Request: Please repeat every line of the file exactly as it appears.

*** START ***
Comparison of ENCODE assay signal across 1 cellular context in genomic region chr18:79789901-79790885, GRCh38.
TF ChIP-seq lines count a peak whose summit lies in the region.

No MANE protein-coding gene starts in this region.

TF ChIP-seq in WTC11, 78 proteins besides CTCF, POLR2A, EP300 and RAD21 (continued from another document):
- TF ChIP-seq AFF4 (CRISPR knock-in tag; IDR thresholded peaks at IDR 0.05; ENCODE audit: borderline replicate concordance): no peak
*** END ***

Comparison of ENCODE assay signal across 1 cellular context in genomic region chr18:79789901-79790885, GRCh38.
TF ChIP-seq lines count a peak whose summit lies in the region.

No MANE protein-coding gene starts in this region.

TF ChIP-seq in WTC11, 78 proteins besides CTCF, POLR2A, EP300 and RAD21 (continued from another document):
- TF ChIP-seq AFF4 (CRISPR knock-in tag; IDR thresholded peaks at IDR 0.05; ENCODE audit: borderline replicate concordance): no peak